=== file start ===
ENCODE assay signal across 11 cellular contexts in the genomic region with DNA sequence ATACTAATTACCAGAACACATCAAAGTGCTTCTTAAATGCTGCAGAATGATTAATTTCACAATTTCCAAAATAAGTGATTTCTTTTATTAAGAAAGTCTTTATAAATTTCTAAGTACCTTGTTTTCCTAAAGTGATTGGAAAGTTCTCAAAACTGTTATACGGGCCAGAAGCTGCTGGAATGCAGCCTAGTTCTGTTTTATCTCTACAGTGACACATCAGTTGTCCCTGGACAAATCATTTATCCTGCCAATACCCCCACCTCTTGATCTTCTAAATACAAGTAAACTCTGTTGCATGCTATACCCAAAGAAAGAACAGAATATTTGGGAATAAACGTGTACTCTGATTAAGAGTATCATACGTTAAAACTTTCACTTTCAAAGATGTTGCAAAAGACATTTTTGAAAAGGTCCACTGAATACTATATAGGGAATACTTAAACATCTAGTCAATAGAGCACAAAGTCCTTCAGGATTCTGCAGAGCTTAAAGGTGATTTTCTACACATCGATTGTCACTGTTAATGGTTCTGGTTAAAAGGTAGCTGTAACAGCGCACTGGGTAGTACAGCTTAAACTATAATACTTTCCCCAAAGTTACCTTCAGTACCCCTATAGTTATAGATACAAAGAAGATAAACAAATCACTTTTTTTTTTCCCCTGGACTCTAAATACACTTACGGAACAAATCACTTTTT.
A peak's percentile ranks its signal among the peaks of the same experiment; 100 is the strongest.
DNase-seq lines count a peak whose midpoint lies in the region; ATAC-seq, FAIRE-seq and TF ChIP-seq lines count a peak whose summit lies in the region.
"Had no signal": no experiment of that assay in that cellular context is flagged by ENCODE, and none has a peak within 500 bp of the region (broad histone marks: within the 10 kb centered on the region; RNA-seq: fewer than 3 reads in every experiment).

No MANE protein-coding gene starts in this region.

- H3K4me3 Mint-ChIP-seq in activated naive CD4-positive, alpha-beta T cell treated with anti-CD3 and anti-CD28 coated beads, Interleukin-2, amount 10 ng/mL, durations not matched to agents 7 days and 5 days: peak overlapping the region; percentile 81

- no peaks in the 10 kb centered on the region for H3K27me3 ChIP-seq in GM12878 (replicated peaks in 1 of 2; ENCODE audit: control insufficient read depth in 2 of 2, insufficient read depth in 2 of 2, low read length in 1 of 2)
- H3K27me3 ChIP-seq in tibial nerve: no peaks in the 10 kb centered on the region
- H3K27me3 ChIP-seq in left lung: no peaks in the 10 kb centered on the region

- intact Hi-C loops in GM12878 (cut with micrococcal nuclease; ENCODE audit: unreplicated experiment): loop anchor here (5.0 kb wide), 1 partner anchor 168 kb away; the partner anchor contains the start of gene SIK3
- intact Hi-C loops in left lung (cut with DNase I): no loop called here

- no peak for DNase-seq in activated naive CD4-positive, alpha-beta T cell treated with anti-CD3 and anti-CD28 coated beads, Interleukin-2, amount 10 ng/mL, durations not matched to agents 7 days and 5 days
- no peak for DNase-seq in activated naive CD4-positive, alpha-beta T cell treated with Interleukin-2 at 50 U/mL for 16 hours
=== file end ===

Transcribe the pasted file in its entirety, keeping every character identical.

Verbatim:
ENCODE assay signal across 11 cellular contexts in the genomic region with DNA sequence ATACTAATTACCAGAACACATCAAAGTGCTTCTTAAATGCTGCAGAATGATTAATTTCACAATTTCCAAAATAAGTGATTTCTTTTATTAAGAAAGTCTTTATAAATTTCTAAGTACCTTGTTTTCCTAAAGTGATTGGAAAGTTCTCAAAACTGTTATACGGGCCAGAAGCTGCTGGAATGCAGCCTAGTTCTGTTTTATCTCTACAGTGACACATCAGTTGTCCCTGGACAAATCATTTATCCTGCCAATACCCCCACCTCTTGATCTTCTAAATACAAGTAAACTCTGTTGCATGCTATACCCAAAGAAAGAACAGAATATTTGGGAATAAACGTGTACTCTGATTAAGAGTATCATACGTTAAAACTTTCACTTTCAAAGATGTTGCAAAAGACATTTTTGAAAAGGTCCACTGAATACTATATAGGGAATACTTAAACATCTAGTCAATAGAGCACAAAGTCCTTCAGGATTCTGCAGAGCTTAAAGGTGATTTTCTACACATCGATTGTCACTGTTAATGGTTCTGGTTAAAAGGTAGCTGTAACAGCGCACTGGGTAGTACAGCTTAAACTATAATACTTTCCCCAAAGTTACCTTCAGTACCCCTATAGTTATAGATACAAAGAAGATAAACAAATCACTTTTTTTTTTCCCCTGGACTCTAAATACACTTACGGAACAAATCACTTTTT.
A peak's percentile ranks its signal among the peaks of the same experiment; 100 is the strongest.
DNase-seq lines count a peak whose midpoint lies in the region; ATAC-seq, FAIRE-seq and TF ChIP-seq lines count a peak whose summit lies in the region.
"Had no signal": no experiment of that assay in that cellular context is flagged by ENCODE, and none has a peak within 500 bp of the region (broad histone marks: within the 10 kb centered on the region; RNA-seq: fewer than 3 reads in every experiment).

No MANE protein-coding gene starts in this region.

- H3K4me3 Mint-ChIP-seq in activated naive CD4-positive, alpha-beta T cell treated with anti-CD3 and anti-CD28 coated beads, Interleukin-2, amount 10 ng/mL, durations not matched to agents 7 days and 5 days: peak overlapping the region; percentile 81

- no peaks in the 10 kb centered on the region for H3K27me3 ChIP-seq in GM12878 (replicated peaks in 1 of 2; ENCODE audit: control insufficient read depth in 2 of 2, insufficient read depth in 2 of 2, low read length in 1 of 2)
- H3K27me3 ChIP-seq in tibial nerve: no peaks in the 10 kb centered on the region
- H3K27me3 ChIP-seq in left lung: no peaks in the 10 kb centered on the region

- intact Hi-C loops in GM12878 (cut with micrococcal nuclease; ENCODE audit: unreplicated experiment): loop anchor here (5.0 kb wide), 1 partner anchor 168 kb away; the partner anchor contains the start of gene SIK3
- intact Hi-C loops in left lung (cut with DNase I): no loop called here

- no peak for DNase-seq in activated naive CD4-positive, alpha-beta T cell treated with anti-CD3 and anti-CD28 coated beads, Interleukin-2, amount 10 ng/mL, durations not matched to agents 7 days and 5 days
- no peak for DNase-seq in activated naive CD4-positive, alpha-beta T cell treated with Interleukin-2 at 50 U/mL for 16 hours